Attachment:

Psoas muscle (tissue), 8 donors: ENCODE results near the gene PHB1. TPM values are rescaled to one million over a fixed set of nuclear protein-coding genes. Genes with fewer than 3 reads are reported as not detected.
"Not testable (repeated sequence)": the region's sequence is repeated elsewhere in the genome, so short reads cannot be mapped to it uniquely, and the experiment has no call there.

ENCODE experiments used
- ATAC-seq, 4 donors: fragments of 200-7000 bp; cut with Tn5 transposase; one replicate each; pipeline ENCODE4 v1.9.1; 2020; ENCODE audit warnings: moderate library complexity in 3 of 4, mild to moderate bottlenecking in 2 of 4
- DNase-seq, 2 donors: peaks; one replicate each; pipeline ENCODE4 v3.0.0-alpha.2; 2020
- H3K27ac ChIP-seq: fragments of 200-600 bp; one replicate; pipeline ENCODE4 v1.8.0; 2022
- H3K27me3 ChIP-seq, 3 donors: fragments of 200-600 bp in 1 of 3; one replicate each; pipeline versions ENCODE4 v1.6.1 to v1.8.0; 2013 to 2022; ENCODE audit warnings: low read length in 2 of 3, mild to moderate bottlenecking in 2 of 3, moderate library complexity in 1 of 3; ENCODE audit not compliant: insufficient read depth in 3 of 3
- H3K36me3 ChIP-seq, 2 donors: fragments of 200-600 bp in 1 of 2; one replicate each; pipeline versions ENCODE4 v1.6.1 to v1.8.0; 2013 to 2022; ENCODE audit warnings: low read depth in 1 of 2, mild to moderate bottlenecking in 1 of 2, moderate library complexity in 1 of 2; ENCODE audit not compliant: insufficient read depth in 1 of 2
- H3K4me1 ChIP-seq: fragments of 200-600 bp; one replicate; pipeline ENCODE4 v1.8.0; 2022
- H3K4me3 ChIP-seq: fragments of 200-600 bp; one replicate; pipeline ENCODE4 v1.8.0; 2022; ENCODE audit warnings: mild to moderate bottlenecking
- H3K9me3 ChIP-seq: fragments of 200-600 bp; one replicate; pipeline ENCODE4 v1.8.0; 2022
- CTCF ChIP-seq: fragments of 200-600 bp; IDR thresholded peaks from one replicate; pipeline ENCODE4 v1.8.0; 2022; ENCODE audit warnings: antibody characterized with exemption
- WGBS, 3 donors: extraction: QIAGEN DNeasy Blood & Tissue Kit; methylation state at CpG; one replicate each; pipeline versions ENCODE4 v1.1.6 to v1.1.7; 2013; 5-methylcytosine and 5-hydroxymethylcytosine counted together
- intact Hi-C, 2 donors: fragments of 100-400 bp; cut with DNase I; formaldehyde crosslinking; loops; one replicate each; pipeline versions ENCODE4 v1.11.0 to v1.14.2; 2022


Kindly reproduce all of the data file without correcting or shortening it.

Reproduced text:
Psoas muscle (tissue), 8 donors: ENCODE results near the gene PHB1. TPM values are rescaled to one million over a fixed set of nuclear protein-coding genes. Genes with fewer than 3 reads are reported as not detected.
"Not testable (repeated sequence)": the region's sequence is repeated elsewhere in the genome, so short reads cannot be mapped to it uniquely, and the experiment has no call there.

ENCODE experiments used
- ATAC-seq, 4 donors: fragments of 200-7000 bp; cut with Tn5 transposase; one replicate each; pipeline ENCODE4 v1.9.1; 2020; ENCODE audit warnings: moderate library complexity in 3 of 4, mild to moderate bottlenecking in 2 of 4
- DNase-seq, 2 donors: peaks; one replicate each; pipeline ENCODE4 v3.0.0-alpha.2; 2020
- H3K27ac ChIP-seq: fragments of 200-600 bp; one replicate; pipeline ENCODE4 v1.8.0; 2022
- H3K27me3 ChIP-seq, 3 donors: fragments of 200-600 bp in 1 of 3; one replicate each; pipeline versions ENCODE4 v1.6.1 to v1.8.0; 2013 to 2022; ENCODE audit warnings: low read length in 2 of 3, mild to moderate bottlenecking in 2 of 3, moderate library complexity in 1 of 3; ENCODE audit not compliant: insufficient read depth in 3 of 3
- H3K36me3 ChIP-seq, 2 donors: fragments of 200-600 bp in 1 of 2; one replicate each; pipeline versions ENCODE4 v1.6.1 to v1.8.0; 2013 to 2022; ENCODE audit warnings: low read depth in 1 of 2, mild to moderate bottlenecking in 1 of 2, moderate library complexity in 1 of 2; ENCODE audit not compliant: insufficient read depth in 1 of 2
- H3K4me1 ChIP-seq: fragments of 200-600 bp; one replicate; pipeline ENCODE4 v1.8.0; 2022
- H3K4me3 ChIP-seq: fragments of 200-600 bp; one replicate; pipeline ENCODE4 v1.8.0; 2022; ENCODE audit warnings: mild to moderate bottlenecking
- H3K9me3 ChIP-seq: fragments of 200-600 bp; one replicate; pipeline ENCODE4 v1.8.0; 2022
- CTCF ChIP-seq: fragments of 200-600 bp; IDR thresholded peaks from one replicate; pipeline ENCODE4 v1.8.0; 2022; ENCODE audit warnings: antibody characterized with exemption
- WGBS, 3 donors: extraction: QIAGEN DNeasy Blood & Tissue Kit; methylation state at CpG; one replicate each; pipeline versions ENCODE4 v1.1.6 to v1.1.7; 2013; 5-methylcytosine and 5-hydroxymethylcytosine counted together
- intact Hi-C, 2 donors: fragments of 100-400 bp; cut with DNase I; formaldehyde crosslinking; loops; one replicate each; pipeline versions ENCODE4 v1.11.0 to v1.14.2; 2022